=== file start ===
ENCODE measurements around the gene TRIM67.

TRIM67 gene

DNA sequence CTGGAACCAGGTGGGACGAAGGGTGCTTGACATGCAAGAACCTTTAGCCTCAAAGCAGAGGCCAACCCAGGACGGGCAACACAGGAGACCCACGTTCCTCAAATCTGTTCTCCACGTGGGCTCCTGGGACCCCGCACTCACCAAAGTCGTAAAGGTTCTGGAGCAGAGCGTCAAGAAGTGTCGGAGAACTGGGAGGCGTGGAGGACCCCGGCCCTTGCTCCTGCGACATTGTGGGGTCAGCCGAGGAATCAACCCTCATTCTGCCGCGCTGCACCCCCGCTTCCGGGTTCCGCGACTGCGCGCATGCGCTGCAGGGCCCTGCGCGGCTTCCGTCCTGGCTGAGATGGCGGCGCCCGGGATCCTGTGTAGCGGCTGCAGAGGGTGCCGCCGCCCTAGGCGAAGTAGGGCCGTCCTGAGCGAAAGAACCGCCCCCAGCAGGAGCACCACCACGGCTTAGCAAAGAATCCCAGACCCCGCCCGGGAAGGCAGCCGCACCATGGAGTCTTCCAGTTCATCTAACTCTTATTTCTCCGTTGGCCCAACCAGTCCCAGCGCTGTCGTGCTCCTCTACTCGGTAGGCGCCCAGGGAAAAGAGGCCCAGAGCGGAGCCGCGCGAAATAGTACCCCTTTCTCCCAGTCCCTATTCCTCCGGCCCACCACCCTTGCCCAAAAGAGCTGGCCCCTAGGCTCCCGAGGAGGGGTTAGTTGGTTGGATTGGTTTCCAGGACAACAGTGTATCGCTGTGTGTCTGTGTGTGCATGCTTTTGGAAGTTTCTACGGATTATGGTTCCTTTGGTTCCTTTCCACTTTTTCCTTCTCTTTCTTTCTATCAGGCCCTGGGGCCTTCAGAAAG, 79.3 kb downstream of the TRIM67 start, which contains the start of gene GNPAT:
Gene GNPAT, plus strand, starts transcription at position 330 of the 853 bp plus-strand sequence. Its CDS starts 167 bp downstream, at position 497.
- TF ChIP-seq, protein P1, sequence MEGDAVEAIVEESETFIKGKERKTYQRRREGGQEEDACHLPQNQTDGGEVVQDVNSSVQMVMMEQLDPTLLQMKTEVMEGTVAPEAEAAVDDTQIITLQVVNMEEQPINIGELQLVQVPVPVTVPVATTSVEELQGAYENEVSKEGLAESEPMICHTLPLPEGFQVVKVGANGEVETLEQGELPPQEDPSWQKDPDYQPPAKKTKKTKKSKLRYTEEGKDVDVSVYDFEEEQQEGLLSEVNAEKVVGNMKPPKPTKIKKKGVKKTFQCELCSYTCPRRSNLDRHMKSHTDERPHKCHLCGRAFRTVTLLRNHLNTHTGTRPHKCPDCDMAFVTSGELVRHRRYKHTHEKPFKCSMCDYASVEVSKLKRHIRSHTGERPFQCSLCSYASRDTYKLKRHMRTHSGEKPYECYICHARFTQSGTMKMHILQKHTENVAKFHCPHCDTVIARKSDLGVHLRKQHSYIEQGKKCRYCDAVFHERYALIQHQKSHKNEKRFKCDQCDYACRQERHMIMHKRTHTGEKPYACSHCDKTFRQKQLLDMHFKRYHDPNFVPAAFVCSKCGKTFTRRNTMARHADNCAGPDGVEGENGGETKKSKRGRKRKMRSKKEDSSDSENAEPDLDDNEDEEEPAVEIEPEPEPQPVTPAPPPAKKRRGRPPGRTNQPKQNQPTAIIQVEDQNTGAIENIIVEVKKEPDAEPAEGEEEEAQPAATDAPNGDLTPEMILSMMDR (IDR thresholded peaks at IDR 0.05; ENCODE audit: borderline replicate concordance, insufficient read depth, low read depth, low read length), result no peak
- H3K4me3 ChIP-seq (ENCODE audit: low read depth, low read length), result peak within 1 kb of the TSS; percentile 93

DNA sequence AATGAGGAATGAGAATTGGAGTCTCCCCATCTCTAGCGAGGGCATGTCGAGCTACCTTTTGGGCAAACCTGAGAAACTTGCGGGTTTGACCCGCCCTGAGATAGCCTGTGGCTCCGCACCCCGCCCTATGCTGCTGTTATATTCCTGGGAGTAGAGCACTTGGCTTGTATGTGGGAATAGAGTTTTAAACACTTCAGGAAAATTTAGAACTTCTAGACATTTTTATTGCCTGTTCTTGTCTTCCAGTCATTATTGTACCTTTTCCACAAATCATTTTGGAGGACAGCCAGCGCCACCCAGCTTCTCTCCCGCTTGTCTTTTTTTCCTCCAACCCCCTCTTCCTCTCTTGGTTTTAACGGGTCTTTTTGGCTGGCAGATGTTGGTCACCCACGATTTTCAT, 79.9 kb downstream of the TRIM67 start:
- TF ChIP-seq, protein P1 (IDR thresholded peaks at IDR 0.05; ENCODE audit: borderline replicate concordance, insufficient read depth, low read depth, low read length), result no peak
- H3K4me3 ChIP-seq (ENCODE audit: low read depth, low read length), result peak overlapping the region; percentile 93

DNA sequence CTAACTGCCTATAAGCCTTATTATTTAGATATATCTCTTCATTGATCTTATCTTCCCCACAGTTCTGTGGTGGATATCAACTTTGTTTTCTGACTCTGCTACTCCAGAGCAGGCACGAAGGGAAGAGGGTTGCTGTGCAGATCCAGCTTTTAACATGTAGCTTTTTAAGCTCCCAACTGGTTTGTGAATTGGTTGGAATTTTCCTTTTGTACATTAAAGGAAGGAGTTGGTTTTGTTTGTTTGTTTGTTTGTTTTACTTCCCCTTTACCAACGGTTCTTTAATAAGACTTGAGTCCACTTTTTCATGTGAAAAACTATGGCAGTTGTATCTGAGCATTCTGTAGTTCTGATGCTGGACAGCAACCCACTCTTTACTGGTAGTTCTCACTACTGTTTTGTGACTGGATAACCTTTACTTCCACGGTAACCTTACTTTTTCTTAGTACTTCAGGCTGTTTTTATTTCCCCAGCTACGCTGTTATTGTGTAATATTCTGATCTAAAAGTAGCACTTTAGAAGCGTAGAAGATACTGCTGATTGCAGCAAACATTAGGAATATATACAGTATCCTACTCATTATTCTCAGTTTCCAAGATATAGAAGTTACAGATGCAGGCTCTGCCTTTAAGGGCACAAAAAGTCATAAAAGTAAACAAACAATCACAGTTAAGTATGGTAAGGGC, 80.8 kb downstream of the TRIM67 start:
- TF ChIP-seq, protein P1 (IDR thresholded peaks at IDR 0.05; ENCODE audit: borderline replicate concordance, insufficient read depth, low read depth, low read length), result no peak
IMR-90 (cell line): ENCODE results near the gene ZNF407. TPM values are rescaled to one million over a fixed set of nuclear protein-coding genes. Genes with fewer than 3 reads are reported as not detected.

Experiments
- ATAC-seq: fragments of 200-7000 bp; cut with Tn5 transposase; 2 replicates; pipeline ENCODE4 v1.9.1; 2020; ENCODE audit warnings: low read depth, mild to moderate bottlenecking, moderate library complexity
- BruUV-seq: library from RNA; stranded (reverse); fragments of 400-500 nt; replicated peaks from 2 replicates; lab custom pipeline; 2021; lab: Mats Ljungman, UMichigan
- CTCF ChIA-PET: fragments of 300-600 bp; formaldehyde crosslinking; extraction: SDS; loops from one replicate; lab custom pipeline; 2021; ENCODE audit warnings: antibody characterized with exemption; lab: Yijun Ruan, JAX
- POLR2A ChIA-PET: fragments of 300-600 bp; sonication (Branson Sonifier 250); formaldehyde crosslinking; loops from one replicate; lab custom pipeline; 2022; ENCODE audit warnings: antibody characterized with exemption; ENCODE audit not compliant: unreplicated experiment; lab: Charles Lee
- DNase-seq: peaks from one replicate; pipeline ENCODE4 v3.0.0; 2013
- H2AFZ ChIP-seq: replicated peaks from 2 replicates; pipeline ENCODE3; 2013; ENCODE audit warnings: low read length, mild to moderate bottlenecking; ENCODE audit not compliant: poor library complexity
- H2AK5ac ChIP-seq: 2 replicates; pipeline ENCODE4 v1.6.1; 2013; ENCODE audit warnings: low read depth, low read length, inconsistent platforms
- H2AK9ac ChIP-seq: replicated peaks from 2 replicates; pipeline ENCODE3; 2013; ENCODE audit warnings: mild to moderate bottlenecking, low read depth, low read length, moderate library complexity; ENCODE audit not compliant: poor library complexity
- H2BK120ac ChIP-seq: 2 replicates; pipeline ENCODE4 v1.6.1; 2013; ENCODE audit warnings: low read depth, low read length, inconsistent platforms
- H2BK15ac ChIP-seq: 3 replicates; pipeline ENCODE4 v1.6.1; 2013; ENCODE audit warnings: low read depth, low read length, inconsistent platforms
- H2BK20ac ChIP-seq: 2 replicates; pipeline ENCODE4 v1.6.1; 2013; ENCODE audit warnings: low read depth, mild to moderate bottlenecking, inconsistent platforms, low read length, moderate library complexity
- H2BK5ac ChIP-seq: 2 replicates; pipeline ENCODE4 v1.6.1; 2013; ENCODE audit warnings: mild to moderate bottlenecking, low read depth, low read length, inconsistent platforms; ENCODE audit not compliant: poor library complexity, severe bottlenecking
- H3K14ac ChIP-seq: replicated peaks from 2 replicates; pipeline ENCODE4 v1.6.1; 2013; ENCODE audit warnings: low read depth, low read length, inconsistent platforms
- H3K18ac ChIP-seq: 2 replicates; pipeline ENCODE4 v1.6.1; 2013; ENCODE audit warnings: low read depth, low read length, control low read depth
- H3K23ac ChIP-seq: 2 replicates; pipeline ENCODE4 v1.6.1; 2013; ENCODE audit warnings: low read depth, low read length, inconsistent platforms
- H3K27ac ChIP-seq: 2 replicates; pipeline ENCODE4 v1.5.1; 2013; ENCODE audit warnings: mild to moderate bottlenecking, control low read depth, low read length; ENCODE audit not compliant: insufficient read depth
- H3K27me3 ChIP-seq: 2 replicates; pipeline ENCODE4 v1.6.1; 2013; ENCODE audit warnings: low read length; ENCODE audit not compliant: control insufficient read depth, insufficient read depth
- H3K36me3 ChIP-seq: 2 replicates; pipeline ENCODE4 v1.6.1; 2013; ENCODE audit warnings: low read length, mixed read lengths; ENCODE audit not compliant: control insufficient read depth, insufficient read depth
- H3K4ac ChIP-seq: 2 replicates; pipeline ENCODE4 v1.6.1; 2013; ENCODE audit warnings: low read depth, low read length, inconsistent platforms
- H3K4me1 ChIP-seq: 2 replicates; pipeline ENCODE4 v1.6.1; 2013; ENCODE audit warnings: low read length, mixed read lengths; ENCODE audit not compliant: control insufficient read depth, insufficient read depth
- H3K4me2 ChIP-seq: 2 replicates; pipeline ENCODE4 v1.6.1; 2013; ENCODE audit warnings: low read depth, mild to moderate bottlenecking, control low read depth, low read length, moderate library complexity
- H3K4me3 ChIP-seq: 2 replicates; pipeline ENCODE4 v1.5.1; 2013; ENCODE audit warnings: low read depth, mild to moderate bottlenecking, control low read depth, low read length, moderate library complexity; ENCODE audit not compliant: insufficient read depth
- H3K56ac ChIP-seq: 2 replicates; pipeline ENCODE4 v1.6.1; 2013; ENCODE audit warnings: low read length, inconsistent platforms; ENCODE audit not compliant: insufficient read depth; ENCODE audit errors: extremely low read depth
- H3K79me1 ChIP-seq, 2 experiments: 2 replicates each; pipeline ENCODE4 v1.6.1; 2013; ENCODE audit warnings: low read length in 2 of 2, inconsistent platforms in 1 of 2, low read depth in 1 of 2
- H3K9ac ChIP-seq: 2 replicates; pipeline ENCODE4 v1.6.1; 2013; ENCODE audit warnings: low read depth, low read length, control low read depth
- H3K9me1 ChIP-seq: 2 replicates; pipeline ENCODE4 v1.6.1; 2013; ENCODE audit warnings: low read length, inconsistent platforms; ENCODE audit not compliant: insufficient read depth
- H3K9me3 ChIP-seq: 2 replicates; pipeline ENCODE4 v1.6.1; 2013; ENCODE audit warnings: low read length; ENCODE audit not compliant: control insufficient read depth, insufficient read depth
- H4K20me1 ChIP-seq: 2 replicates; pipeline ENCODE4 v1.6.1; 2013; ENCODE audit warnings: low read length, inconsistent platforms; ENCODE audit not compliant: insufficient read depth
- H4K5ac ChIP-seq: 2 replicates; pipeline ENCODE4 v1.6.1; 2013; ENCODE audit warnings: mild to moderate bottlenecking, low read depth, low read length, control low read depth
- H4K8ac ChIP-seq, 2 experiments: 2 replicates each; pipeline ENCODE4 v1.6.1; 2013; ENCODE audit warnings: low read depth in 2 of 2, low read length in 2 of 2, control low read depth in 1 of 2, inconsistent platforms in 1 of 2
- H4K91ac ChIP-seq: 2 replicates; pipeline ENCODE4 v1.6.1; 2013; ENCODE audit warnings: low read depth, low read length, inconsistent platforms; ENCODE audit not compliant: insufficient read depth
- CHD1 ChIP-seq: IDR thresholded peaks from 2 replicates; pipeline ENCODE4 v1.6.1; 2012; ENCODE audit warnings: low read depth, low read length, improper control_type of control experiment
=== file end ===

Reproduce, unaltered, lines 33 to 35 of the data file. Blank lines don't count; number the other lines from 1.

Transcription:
- H3K4me1 ChIP-seq: 2 replicates; pipeline ENCODE4 v1.6.1; 2013; ENCODE audit warnings: low read length, mixed read lengths; ENCODE audit not compliant: control insufficient read depth, insufficient read depth
- H3K4me2 ChIP-seq: 2 replicates; pipeline ENCODE4 v1.6.1; 2013; ENCODE audit warnings: low read depth, mild to moderate bottlenecking, control low read depth, low read length, moderate library complexity
- H3K4me3 ChIP-seq: 2 replicates; pipeline ENCODE4 v1.5.1; 2013; ENCODE audit warnings: low read depth, mild to moderate bottlenecking, control low read depth, low read length, moderate library complexity; ENCODE audit not compliant: insufficient read depth